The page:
Discussion

Normal bone constantly undergoes remodelling, which involves the resorption of bone by osteoclasts and the deposition of new bone by osteoblasts at sites of previous resorption. In myeloma, many different components interact to increase the bone resorption process. These include myeloma cells themselves, bone marrow stromal cells, and T cells present in the marrow microenvironment. Furthermore, growth factors released by the bone resorption process also increase the growth of myeloma cells. This creates a vicious cycle and finally induces increased bone resorption. This osteolytic bone disease is responsible for the most debilitating clinical symptoms of MM, which include bone pain, pathological fractures, spinal cord compression, hypercalcaemia, renal failure, and death [18-20]. Recently studies have been supported by clinical evidence showing that MM patients with advanced bone lesions may have a reduction of bone formation markers, such as alkaline phosphatase and osteocalcin, together with the increased bone resorption [21, 22]. Similarly, marked osteoblastopenia and reduced bone formation have also been reported in murine models of MM that develop bone lesions [23-25]. These data suggest that MM cells suppress osteoblasts and thereby inhibit bone formation. Wnt signalling pathway inhibitors DKK1 and sFRP-2 and soluble cytokines IL-3 and IL-7 were all reported to be inhibitors of bone formation in MM [26-28]. All of these studies employed bone marrow stromal cells, or pre-osteoblastic cell lines as the subjects. However, there is no report on the potential and regulation of osteogenesis of BMMSCs and interactions among the MM cells, BMMSCs and osteoblasts. Bone marrow-derived mesenchymal stem cells were the main source of osteoblasts in bone marrow and played a critical role in bone regeneration. We hypothesize that the impaired osteogenesis of MM patients may occur in stem cells more primitive than stromal or pre-osteoblastic cells, such as MSCs, and osteoblasts might promote MM cell survival or growth in the special microenvironment of MM patients.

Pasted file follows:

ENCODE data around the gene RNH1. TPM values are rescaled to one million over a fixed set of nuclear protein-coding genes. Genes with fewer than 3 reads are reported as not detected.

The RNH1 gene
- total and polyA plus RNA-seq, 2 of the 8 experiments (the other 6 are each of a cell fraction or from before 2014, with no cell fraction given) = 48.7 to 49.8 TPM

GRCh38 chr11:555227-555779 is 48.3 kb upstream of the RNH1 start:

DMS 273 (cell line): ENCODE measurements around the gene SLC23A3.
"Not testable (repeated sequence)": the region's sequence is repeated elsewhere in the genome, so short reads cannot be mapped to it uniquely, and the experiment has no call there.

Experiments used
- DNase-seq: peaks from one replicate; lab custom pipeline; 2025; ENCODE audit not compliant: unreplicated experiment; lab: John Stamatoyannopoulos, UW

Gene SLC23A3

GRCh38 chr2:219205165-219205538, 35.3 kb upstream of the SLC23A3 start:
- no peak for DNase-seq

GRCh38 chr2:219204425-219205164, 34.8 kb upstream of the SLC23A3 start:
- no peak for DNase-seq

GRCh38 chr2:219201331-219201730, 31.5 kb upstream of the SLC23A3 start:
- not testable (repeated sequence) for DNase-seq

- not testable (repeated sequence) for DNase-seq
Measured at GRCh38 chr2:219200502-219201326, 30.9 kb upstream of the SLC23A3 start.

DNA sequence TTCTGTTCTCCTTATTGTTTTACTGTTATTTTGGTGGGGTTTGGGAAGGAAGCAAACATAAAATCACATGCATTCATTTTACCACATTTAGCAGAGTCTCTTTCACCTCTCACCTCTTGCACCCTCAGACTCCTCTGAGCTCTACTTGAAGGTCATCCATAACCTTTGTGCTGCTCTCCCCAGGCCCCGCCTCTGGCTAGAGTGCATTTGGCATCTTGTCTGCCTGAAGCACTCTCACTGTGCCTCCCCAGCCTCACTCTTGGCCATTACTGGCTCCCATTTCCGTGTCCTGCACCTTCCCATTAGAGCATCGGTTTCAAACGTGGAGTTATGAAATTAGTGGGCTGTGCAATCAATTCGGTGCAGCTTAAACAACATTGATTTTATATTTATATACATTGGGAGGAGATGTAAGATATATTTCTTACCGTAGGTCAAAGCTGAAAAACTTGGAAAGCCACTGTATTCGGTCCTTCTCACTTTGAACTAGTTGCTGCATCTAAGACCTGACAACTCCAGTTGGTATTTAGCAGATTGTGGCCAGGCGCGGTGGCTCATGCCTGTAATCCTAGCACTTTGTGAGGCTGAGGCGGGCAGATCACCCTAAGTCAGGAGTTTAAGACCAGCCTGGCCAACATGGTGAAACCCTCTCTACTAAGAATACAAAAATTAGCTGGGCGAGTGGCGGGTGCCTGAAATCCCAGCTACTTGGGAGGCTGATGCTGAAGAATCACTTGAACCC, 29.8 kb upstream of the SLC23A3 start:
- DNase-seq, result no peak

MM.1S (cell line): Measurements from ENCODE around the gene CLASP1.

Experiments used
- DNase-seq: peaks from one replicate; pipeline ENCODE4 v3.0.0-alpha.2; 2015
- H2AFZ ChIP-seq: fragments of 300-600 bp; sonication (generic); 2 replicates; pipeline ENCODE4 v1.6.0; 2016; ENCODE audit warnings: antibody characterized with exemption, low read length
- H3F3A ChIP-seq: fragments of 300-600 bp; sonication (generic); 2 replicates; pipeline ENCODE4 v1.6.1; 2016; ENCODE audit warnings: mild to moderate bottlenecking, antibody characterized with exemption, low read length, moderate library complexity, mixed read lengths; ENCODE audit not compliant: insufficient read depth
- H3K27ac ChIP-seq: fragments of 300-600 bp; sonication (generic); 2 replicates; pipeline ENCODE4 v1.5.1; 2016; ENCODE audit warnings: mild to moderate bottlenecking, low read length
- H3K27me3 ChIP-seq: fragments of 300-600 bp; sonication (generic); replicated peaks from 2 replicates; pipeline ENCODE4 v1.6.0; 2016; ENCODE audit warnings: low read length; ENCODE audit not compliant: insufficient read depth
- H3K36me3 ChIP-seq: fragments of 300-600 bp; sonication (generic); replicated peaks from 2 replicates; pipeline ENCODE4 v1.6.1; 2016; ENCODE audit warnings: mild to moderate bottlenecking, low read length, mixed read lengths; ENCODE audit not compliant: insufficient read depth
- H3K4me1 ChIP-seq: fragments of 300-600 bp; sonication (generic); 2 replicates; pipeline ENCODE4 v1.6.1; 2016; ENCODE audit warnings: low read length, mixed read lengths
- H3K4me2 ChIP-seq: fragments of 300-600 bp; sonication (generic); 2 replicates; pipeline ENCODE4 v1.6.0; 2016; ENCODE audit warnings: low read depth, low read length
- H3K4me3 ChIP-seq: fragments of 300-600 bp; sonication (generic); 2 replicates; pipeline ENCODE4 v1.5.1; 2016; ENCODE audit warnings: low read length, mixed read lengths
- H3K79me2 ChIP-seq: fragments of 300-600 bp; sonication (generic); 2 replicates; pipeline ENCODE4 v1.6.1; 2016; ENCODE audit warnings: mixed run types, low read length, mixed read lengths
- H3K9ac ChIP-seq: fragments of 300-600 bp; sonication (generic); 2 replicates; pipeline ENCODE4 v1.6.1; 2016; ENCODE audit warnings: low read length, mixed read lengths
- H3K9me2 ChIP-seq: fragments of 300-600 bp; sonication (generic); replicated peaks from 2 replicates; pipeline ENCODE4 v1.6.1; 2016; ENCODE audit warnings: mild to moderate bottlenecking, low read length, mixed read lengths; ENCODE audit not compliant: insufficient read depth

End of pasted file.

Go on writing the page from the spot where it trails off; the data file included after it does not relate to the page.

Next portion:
Arnulf et al. [29], demonstrated that MSCs isolated from MM expressed the typical expected phenotype and had haematopoiesis-supporting capacities similar to those of normal MSCs, but these cells produced on average 2.5 times more IL-6 than MSCs from normal controls and were less immunosuppressive than their normal counterparts. In this study, we isolated and purified the MSCs from BM of myeloma patients. Flow cytometry analysis of BMMSCs from patients and healthy controls displayed similar antigen expression with no expression of haematopoietic lineage antigens such as CD34, CD45 and CD14 and high expression of CD44, CD106, CD73, CD90 and CD13. Von Kossa staining showed that there were mineral deposits in both BMMSCs, which suggested that osteogenesis of BMMSCs from MM patients were qualitatively conserved, but it seemed that the osteogenic differentiation of BMMSCs from MM patients was partially impaired as compared with the healthy controls. Importantly, these characteristics were observed in the absence of MM cells. We then tested whether RPMI 8266 and/or XG7 MM cell lines can affect differentiation of BMMSCs in direct contact manner in vitro. The differentiation of BMMSCs into osteoblasts decreased significantly in the presence of RPMI 8266 or XG7 whether the MM cells were plated at the beginning of culture or at day 7. The mineralized crystal deposition in the cells observed was significantly less than that in controls. Lower crystal deposition and low ALP activity in HFOB1.19 were observed when the cells were incubated in the presence of MM cells. Evidence is provided to support the existence of subsets of MM cells expressed in the osteoclast phenotype, including multinuclear morphology, cytoplasmic TRAP and a specific osteoclast antigen [30], which may contribute to MBD by producing osteoclast enzymes. However, neither the phenotype nor the functional properties of osteoclasts were detected and no TRAP positive cells were found in our study. These results suggest that the osteogenic potential of MSCs of MM was decreased and they support the notion that suppressed osteoblastic activity and low bone formation contribute to the bone disease found in MM patients.